Mattie drew a long sigh, as she stood before her mother, looking, soberly into her face.

"I wish there wasn't anything bad in the world," she said. "Nothing that could hurt us."

"Ah, dear child!" answered the mother, her voice echoing Mattie's sigh, "from millions and millions of hearts that wish comes up daily. But we have this to cheer us: if we stand on guard—if we are watchful as well as innocent—we shall rarely get hurt. It is the careless and the thoughtless that harm reaches."

"And so we must always be on guard," said Mattie, still looking very sober.

"There is no other way, my child. 'On guard' is the watchword of safety for us all, young and old. But the harm that comes from the outside is of small account compared with the harm that comes from within."

"From within, mother! How can harm could from within?"

"You read about the 'hawk among the birds'?"

"Yes, yes—O, now I understand what you mean! Bad thoughts and feelings can do us harm."

"Yes; and the hurt is deeper and more deadly than any bodily harm, for it is done to the soul. These rabbits are like good and innocent things of the mind, and the cat like evil and cruel things. If you do not keep watch, in some unguarded moment angry passions evil arise and hurt or destroy your good affections; just as this cat, if she were real, would tear or kill the tender rabbits."

"O, mother! Is it as bad as that?" said Mattie.

"Yes, my dear; just as bad as that. And when any of these good and innocent feelings are destroyed by anger, hatred, jealousy, envy, revenge and the like, then just so much of heavenly good dies in us and just so far do we come under the power of what is evil and hurtful. Then we turn aside from safe and pleasant ways and walk among briers and thorns. Dear Mattie! consider well the lesson of this picture, and set a watch over your heart daily. But watching is not all. We are told in the Bible to pray as well as watch. All of us, young and old, must do this if we would be in safety; for human will and human effort would all be in vain to overcome evil if divine strength did not flow into them. And unless we desire and pray for this divine strength we cannot receive it."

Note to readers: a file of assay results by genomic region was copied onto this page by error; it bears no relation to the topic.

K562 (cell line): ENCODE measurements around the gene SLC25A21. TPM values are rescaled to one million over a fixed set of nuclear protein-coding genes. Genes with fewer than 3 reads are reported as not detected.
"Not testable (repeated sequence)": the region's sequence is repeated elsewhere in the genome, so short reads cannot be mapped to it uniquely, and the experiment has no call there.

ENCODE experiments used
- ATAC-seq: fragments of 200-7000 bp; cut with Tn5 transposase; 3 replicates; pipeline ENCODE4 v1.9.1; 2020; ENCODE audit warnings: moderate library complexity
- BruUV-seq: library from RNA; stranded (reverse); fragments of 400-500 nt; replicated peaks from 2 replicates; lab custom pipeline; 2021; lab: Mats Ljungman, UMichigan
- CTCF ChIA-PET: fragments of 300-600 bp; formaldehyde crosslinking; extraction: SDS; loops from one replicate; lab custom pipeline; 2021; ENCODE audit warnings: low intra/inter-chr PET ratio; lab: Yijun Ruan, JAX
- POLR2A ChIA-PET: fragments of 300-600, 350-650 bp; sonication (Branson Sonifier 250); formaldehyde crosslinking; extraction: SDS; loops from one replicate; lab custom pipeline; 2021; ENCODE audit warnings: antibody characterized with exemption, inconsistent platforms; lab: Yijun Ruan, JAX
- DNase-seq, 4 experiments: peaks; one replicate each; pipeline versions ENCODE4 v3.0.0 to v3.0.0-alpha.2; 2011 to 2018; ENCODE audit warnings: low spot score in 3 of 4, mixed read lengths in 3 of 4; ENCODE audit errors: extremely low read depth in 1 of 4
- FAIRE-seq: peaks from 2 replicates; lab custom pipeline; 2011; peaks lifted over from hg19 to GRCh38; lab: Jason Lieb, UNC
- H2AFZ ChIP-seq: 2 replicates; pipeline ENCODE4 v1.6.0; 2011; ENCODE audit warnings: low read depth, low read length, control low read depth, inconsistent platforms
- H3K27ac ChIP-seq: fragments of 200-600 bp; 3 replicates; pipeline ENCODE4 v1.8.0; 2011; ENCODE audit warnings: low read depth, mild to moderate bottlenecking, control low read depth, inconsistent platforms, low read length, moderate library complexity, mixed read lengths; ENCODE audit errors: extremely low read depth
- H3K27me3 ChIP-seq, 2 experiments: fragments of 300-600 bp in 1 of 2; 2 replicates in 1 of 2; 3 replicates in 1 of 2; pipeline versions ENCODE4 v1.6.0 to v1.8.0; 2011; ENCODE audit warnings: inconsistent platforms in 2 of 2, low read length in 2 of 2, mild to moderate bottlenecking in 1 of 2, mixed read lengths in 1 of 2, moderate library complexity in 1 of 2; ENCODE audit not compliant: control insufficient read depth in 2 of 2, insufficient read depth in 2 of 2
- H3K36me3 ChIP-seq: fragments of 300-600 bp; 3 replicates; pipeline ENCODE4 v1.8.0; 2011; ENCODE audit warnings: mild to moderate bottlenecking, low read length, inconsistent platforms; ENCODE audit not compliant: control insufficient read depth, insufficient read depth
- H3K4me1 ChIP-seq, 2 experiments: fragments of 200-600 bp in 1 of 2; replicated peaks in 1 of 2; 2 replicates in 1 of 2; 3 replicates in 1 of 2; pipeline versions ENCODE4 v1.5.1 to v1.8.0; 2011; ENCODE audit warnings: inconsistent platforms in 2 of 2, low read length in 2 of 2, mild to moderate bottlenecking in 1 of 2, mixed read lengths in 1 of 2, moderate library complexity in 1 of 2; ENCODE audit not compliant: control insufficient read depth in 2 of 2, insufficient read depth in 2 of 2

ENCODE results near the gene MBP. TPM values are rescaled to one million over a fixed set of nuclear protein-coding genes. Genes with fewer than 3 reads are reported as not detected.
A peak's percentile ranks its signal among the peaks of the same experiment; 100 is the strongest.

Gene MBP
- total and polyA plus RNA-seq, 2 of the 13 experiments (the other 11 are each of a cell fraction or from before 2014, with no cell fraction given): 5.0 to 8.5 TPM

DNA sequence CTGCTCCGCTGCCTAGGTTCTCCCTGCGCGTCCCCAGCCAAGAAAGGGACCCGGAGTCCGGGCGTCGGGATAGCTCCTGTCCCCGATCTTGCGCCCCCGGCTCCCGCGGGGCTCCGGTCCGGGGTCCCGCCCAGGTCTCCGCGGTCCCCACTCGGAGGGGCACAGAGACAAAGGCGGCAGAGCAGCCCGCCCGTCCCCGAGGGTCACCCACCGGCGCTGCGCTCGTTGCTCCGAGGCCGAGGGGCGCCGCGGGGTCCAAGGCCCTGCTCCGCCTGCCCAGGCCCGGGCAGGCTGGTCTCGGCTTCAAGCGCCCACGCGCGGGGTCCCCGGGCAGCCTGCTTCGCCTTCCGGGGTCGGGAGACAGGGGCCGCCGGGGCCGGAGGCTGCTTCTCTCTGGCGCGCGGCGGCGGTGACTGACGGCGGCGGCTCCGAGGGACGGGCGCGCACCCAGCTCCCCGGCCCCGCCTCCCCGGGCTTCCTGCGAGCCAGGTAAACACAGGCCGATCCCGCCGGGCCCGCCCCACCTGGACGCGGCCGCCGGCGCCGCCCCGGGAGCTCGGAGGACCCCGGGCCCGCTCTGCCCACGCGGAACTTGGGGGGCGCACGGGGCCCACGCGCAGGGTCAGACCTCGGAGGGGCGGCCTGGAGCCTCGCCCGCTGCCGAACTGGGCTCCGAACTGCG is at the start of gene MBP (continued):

"HOW are you to-day, Mrs. Carleton?" asked Dr. Farleigh, as he sat down by his patient, who reclined languidly in a large cushioned chair.

"Miserable," was the faintly spoken reply. And the word was repeated,—"Miserable."

The doctor took one of the lady's small, white hands, on which the network of veins, most delicately traced, spread its blue lines everywhere beneath the transparent skin. It was a beautiful hand—a study for a painter or sculptor. It was a soft, flexible hand—soft, flexible, and velvety to the touch as the hand of a baby, for it was as much a stranger to useful work. The doctor laid his fingers on the wrist. Under the pressure he felt the pulse beat slowly and evenly. He took out his watch and counted the beats, seventy in a minute. There was a no fever, nor any unusual disturbance of the system. Calmly the heart was doing its appointed work.

"How is your head, Mrs. Carleton?"

The lady moved her head from side to side two or three times.

"Anything out of the way there?"

"My head is well enough, but I feel so miserable—so weak. I haven't the strength of a child. The least exertion exhausts me."

And the lady shut her eyes, looking the picture of feebleness.

"Have you taken the tonic, for which I left a prescription yesterday?"

"Yes; but I'm no stronger."

"How is your appetite?"


"Have you taken the morning walk in the garden that I suggested?"